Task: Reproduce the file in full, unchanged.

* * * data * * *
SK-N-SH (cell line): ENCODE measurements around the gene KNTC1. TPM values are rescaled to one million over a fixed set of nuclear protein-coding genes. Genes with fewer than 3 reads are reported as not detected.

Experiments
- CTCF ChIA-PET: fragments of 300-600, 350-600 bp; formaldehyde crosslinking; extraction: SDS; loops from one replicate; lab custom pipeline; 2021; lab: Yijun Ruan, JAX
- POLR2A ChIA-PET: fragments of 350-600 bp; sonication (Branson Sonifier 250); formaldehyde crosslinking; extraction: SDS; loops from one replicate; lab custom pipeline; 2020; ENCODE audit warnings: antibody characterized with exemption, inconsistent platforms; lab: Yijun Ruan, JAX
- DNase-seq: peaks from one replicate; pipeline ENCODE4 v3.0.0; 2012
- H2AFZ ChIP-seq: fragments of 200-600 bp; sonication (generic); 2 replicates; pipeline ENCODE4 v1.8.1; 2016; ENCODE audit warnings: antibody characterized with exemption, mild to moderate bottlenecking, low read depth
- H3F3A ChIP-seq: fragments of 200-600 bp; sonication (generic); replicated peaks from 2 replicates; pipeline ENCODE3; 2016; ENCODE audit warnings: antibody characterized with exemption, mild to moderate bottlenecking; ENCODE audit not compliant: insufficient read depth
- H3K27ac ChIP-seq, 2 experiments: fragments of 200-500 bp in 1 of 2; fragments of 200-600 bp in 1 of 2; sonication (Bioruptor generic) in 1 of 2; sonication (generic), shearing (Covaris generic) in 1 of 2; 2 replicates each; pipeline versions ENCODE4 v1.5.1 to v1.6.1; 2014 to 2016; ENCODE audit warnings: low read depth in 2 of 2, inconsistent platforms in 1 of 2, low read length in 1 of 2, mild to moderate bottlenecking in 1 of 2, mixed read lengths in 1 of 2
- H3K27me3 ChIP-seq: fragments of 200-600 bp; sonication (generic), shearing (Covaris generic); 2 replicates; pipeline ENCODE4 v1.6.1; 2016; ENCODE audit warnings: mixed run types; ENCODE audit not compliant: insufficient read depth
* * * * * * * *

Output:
SK-N-SH (cell line): ENCODE measurements around the gene KNTC1. TPM values are rescaled to one million over a fixed set of nuclear protein-coding genes. Genes with fewer than 3 reads are reported as not detected.

Experiments
- CTCF ChIA-PET: fragments of 300-600, 350-600 bp; formaldehyde crosslinking; extraction: SDS; loops from one replicate; lab custom pipeline; 2021; lab: Yijun Ruan, JAX
- POLR2A ChIA-PET: fragments of 350-600 bp; sonication (Branson Sonifier 250); formaldehyde crosslinking; extraction: SDS; loops from one replicate; lab custom pipeline; 2020; ENCODE audit warnings: antibody characterized with exemption, inconsistent platforms; lab: Yijun Ruan, JAX
- DNase-seq: peaks from one replicate; pipeline ENCODE4 v3.0.0; 2012
- H2AFZ ChIP-seq: fragments of 200-600 bp; sonication (generic); 2 replicates; pipeline ENCODE4 v1.8.1; 2016; ENCODE audit warnings: antibody characterized with exemption, mild to moderate bottlenecking, low read depth
- H3F3A ChIP-seq: fragments of 200-600 bp; sonication (generic); replicated peaks from 2 replicates; pipeline ENCODE3; 2016; ENCODE audit warnings: antibody characterized with exemption, mild to moderate bottlenecking; ENCODE audit not compliant: insufficient read depth
- H3K27ac ChIP-seq, 2 experiments: fragments of 200-500 bp in 1 of 2; fragments of 200-600 bp in 1 of 2; sonication (Bioruptor generic) in 1 of 2; sonication (generic), shearing (Covaris generic) in 1 of 2; 2 replicates each; pipeline versions ENCODE4 v1.5.1 to v1.6.1; 2014 to 2016; ENCODE audit warnings: low read depth in 2 of 2, inconsistent platforms in 1 of 2, low read length in 1 of 2, mild to moderate bottlenecking in 1 of 2, mixed read lengths in 1 of 2
- H3K27me3 ChIP-seq: fragments of 200-600 bp; sonication (generic), shearing (Covaris generic); 2 replicates; pipeline ENCODE4 v1.6.1; 2016; ENCODE audit warnings: mixed run types; ENCODE audit not compliant: insufficient read depth